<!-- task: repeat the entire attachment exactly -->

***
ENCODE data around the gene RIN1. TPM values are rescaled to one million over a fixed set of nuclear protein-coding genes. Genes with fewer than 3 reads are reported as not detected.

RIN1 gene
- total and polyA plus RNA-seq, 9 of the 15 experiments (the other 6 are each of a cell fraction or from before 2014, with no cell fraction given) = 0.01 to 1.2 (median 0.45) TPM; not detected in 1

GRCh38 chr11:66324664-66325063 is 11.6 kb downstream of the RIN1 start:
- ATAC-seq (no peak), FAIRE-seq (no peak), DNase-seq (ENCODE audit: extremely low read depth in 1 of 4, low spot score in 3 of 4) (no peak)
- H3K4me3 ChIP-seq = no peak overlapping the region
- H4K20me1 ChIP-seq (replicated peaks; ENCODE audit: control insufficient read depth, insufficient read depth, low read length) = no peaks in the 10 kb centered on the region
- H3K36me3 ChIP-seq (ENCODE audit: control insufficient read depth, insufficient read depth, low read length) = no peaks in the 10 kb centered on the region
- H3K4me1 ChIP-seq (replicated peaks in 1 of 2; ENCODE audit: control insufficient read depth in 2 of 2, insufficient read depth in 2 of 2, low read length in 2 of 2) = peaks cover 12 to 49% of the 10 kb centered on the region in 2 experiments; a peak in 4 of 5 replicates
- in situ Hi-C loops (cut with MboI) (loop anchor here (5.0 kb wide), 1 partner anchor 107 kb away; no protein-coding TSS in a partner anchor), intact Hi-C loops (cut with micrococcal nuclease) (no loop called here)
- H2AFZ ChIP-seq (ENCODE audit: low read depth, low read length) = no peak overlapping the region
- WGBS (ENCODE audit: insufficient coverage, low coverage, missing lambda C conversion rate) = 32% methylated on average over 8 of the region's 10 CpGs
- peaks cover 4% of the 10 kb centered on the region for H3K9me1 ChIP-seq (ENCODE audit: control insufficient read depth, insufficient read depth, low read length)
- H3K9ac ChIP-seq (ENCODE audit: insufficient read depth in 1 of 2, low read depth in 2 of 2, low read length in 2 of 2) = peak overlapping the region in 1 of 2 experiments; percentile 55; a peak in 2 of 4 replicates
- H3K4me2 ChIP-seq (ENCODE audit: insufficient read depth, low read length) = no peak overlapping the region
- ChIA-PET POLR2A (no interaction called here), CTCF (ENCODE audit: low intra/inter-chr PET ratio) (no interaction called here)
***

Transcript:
ENCODE data around the gene RIN1. TPM values are rescaled to one million over a fixed set of nuclear protein-coding genes. Genes with fewer than 3 reads are reported as not detected.

RIN1 gene
- total and polyA plus RNA-seq, 9 of the 15 experiments (the other 6 are each of a cell fraction or from before 2014, with no cell fraction given) = 0.01 to 1.2 (median 0.45) TPM; not detected in 1

GRCh38 chr11:66324664-66325063 is 11.6 kb downstream of the RIN1 start:
- ATAC-seq (no peak), FAIRE-seq (no peak), DNase-seq (ENCODE audit: extremely low read depth in 1 of 4, low spot score in 3 of 4) (no peak)
- H3K4me3 ChIP-seq = no peak overlapping the region
- H4K20me1 ChIP-seq (replicated peaks; ENCODE audit: control insufficient read depth, insufficient read depth, low read length) = no peaks in the 10 kb centered on the region
- H3K36me3 ChIP-seq (ENCODE audit: control insufficient read depth, insufficient read depth, low read length) = no peaks in the 10 kb centered on the region
- H3K4me1 ChIP-seq (replicated peaks in 1 of 2; ENCODE audit: control insufficient read depth in 2 of 2, insufficient read depth in 2 of 2, low read length in 2 of 2) = peaks cover 12 to 49% of the 10 kb centered on the region in 2 experiments; a peak in 4 of 5 replicates
- in situ Hi-C loops (cut with MboI) (loop anchor here (5.0 kb wide), 1 partner anchor 107 kb away; no protein-coding TSS in a partner anchor), intact Hi-C loops (cut with micrococcal nuclease) (no loop called here)
- H2AFZ ChIP-seq (ENCODE audit: low read depth, low read length) = no peak overlapping the region
- WGBS (ENCODE audit: insufficient coverage, low coverage, missing lambda C conversion rate) = 32% methylated on average over 8 of the region's 10 CpGs
- peaks cover 4% of the 10 kb centered on the region for H3K9me1 ChIP-seq (ENCODE audit: control insufficient read depth, insufficient read depth, low read length)
- H3K9ac ChIP-seq (ENCODE audit: insufficient read depth in 1 of 2, low read depth in 2 of 2, low read length in 2 of 2) = peak overlapping the region in 1 of 2 experiments; percentile 55; a peak in 2 of 4 replicates
- H3K4me2 ChIP-seq (ENCODE audit: insufficient read depth, low read length) = no peak overlapping the region
- ChIA-PET POLR2A (no interaction called here), CTCF (ENCODE audit: low intra/inter-chr PET ratio) (no interaction called here)